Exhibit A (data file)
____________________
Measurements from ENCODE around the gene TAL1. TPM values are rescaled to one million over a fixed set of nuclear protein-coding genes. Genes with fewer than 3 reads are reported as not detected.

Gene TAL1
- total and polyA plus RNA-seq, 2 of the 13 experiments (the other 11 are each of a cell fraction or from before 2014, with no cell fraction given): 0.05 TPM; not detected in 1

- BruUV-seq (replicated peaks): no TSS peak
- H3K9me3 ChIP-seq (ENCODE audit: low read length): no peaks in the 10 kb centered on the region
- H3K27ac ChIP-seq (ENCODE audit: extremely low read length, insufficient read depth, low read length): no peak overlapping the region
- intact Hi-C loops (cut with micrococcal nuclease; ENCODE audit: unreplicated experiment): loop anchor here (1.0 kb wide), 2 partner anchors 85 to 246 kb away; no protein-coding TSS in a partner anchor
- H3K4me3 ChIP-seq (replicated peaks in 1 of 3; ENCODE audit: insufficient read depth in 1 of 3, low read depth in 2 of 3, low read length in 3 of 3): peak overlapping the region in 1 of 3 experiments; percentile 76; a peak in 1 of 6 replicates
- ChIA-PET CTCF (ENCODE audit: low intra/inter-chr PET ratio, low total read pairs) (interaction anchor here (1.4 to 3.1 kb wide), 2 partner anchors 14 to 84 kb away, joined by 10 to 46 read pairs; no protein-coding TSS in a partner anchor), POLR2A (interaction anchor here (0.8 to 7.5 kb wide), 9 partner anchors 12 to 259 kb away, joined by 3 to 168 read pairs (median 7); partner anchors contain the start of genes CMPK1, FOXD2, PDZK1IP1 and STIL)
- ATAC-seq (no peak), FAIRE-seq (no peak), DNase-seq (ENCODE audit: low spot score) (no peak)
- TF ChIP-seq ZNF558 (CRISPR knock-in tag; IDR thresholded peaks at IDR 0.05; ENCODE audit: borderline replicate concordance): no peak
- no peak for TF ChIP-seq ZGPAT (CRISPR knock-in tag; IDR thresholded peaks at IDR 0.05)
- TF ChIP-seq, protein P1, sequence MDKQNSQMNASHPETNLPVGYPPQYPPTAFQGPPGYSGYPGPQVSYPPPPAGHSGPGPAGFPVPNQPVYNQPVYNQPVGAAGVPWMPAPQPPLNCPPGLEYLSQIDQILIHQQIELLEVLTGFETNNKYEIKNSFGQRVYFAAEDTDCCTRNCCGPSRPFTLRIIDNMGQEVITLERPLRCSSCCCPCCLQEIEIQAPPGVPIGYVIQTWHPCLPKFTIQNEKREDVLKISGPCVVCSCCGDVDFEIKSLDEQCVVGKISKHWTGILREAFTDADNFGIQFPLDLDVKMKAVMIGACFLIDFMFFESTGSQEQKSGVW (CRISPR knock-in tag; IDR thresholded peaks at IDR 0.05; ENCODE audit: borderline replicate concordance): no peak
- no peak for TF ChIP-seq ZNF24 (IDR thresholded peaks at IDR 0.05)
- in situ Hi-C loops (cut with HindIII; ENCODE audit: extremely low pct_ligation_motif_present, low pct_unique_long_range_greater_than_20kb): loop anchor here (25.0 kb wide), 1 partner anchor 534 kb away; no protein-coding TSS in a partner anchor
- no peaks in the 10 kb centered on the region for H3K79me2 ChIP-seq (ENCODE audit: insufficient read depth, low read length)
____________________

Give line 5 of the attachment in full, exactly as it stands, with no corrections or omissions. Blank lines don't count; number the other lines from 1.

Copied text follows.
- H3K9me3 ChIP-seq (ENCODE audit: low read length): no peaks in the 10 kb centered on the region